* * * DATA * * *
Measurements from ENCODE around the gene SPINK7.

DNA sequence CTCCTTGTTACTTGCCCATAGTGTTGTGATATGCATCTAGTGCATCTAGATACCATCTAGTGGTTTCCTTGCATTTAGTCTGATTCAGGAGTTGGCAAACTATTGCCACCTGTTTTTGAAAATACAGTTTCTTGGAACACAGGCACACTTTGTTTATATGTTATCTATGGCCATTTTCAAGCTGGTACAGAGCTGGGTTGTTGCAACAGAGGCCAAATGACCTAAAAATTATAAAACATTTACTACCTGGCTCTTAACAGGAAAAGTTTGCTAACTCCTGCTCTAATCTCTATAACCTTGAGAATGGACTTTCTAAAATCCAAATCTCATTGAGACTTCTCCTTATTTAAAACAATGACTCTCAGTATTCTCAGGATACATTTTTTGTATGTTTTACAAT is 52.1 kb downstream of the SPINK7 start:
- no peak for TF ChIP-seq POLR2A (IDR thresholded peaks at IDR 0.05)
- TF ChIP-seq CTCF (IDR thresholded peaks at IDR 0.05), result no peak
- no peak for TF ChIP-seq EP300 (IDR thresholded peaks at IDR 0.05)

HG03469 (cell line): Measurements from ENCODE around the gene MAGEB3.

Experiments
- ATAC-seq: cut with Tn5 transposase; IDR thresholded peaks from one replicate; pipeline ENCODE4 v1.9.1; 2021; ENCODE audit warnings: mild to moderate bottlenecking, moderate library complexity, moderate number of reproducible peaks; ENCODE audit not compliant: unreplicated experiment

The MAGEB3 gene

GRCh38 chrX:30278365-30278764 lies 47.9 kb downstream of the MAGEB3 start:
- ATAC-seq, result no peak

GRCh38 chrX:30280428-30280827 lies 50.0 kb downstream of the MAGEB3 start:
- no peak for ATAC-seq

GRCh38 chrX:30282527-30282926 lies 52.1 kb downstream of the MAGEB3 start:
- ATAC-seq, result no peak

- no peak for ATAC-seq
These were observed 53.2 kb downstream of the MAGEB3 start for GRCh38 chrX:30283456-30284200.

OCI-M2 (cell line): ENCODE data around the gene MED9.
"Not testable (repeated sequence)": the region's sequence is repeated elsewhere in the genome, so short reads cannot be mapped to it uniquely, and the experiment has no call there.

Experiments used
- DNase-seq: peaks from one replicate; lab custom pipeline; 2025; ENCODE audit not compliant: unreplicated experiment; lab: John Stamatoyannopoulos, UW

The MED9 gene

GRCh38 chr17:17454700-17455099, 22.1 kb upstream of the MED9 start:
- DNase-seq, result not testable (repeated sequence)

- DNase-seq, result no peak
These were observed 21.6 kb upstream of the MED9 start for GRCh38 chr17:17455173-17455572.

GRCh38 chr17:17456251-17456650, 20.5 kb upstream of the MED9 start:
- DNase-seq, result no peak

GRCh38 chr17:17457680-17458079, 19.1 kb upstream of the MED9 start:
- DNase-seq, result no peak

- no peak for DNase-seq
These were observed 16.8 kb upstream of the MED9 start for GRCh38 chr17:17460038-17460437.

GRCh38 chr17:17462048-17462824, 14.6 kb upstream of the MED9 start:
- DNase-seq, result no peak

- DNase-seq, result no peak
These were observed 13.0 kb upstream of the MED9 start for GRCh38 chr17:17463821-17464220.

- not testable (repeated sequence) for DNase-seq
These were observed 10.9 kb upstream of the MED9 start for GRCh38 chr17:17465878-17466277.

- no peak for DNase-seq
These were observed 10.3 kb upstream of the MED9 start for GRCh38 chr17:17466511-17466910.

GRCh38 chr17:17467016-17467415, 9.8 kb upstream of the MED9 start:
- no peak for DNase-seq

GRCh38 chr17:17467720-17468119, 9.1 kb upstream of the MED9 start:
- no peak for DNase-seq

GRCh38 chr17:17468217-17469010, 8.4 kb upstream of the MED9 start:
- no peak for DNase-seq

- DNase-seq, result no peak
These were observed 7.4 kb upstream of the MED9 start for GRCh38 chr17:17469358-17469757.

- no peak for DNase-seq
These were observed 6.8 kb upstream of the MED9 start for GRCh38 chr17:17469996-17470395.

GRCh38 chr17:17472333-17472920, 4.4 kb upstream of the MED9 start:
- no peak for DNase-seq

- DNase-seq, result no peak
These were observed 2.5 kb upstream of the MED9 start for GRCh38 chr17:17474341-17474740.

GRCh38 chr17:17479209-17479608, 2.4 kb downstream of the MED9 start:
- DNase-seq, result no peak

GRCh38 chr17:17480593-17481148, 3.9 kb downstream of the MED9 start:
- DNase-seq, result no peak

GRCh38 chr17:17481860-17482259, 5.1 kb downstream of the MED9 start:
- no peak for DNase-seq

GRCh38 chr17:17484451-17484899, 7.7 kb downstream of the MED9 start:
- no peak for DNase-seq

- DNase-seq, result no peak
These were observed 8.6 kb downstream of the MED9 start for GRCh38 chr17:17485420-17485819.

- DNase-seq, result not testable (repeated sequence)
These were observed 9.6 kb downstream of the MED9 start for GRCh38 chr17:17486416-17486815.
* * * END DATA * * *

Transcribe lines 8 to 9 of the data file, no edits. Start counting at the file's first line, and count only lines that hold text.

- ATAC-seq: cut with Tn5 transposase; IDR thresholded peaks from one replicate; pipeline ENCODE4 v1.9.1; 2021; ENCODE audit warnings: mild to moderate bottlenecking, moderate library complexity, moderate number of reproducible peaks; ENCODE audit not compliant: unreplicated experiment

The MAGEB3 gene